For investors of discount e-commerce marketplace Wish, the past six months have been one heck of a bumpy ride. Following its mid-December IPO at $24 a share -- trading under the name of its parent company, ContextLogic (WISH 1.38%) -- the stock climbed to $33 a share in January. But since then, the price has plunged by 77%, hitting a low of $7.52 on June 7. It has pared those losses a bit in the past week, but it would still need to more than double in price just to get back to its debut price.
So why did Wish fall? Bears are highlighting the company's decelerating revenue and user growth, coupled with its widening net losses. They're also comparing Wish to other e-commerce players that are growing more quickly -- and in many cases, profitably. Wish also offered weak guidance for the current quarter, which hasn't helped matters.
These are all legitimate concerns. But bears seem to be overly focused on short-term headwinds while failing to note two key factors that will shape the future of this e-commerce platform.
1. Wish has a track record of innovation and evolution
Last year was a strong one for e-commerce players around the world. Pandemic lockdowns and social distancing accelerated the adoption of online retail among both merchants and consumers. As a result, Amazon, Etsy, Shopify, and MercadoLibre all had some of their best performances ever.
Wish also had its best year yet -- its revenue and monthly active users hit all-time highs. But its actual performance did not meet the standard set by its larger peers. For example, Wish's revenue rose by 34%, while Amazon's rose 38%. The former underperformed (even though was growing from a much smaller base) because it operates a cross-border e-commerce platform -- many of its merchants are based in China, while the bulk of its buyers are from Europe and the U.S. When the pandemic hit, international flights ground to a near-halt, which crippled cross-border delivery networks. As a result, merchants on Wish were either unable to deliver goods to customers, or forced to rely on slower shipping methods such as ocean freight. Customers responded by canceling orders and buying fewer items on the platform. If global supply chains had not been crimped, there's no doubt Wish would have delivered more growth in 2020.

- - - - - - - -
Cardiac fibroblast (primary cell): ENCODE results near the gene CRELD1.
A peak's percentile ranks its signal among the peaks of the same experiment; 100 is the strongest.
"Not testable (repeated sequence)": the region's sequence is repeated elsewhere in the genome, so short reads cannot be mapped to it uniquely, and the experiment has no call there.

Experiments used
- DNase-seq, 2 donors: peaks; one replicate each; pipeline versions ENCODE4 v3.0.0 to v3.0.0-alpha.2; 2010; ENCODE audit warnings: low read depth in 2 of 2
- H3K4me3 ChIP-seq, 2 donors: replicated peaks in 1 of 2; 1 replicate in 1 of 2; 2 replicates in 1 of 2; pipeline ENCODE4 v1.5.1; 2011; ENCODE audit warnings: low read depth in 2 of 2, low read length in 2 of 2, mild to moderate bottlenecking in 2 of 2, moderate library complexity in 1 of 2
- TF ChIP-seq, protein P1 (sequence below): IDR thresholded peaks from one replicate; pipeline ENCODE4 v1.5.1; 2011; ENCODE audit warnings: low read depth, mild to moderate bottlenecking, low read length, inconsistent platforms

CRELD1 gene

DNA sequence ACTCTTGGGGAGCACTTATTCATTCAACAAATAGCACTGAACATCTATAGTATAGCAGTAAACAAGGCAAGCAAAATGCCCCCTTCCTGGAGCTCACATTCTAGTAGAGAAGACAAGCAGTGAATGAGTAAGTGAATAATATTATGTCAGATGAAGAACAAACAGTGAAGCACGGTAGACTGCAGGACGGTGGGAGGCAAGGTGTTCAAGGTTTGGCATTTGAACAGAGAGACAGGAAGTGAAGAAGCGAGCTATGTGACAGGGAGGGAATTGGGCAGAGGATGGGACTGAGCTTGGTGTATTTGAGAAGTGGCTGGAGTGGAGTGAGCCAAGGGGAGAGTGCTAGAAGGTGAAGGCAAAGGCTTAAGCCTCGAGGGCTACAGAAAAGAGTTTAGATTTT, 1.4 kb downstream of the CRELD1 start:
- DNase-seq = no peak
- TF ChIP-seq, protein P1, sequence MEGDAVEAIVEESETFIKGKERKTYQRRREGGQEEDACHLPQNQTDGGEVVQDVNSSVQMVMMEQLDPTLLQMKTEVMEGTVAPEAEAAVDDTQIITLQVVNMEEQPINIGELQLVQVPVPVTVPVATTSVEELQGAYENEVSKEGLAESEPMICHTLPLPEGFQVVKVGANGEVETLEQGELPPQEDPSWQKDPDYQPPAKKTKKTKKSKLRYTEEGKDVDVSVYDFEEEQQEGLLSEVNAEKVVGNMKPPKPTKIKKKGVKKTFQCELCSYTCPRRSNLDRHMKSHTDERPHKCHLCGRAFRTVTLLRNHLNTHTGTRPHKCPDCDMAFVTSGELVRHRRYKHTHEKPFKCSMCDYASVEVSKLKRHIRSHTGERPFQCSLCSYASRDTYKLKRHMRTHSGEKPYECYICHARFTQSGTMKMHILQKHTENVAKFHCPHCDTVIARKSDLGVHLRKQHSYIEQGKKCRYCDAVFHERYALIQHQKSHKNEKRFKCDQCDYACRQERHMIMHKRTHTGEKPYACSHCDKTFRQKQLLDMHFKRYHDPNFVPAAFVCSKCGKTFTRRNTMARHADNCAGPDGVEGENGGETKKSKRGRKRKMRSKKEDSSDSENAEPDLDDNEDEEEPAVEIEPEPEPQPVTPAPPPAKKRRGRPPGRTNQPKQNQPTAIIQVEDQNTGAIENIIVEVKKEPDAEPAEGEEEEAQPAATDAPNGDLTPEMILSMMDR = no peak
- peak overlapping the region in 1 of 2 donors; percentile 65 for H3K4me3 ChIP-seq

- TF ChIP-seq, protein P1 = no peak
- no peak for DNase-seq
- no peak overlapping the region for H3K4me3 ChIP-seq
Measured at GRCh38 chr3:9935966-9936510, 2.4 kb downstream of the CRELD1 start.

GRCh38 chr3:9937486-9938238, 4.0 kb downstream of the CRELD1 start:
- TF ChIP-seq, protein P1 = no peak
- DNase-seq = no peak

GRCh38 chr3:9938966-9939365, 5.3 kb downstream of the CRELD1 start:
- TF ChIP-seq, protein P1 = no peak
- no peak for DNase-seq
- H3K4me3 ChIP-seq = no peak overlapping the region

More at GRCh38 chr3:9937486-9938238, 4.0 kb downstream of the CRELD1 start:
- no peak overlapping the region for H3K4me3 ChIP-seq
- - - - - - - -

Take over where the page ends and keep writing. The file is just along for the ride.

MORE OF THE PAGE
On the other hand, most e-commerce players -- including Amazon -- are primarily local platforms. Both the sellers and the buyers are largely in the same country or region. In 2020, local logistics networks were largely able to operate effectively despite international border closures and disruptions to overseas supply chains. This allowed online shopping to surge throughout the pandemic.
During that trying time, Wish was not sitting on its hands. It doubled down on its proprietary logistic platform to provide merchants with cost-effective and reliable end-to-end, cross-border parcel deliveries. As a result, the average delivery time improved, and shipping related refunds rate fell by 43% in the first quarter of 2021. By adapting, Wish turned the crisis into an opportunity to strengthen its business model -- and revenue for Wish's logistics division surged by 275% in 2020.
Such evolutions are nothing new for the company. Wish has been trying to innovate over the years to deal with real issues around customer service, product quality, and logistics, among other areas. For example, in 2019, Wish rolled out Wish Local, a partnership program with brick-and-mortar stores. Customers could order items via the e-commerce platform, and then pick them up at Wish Local's partner stores, a network of more than 50,000 merchants in 50 countries.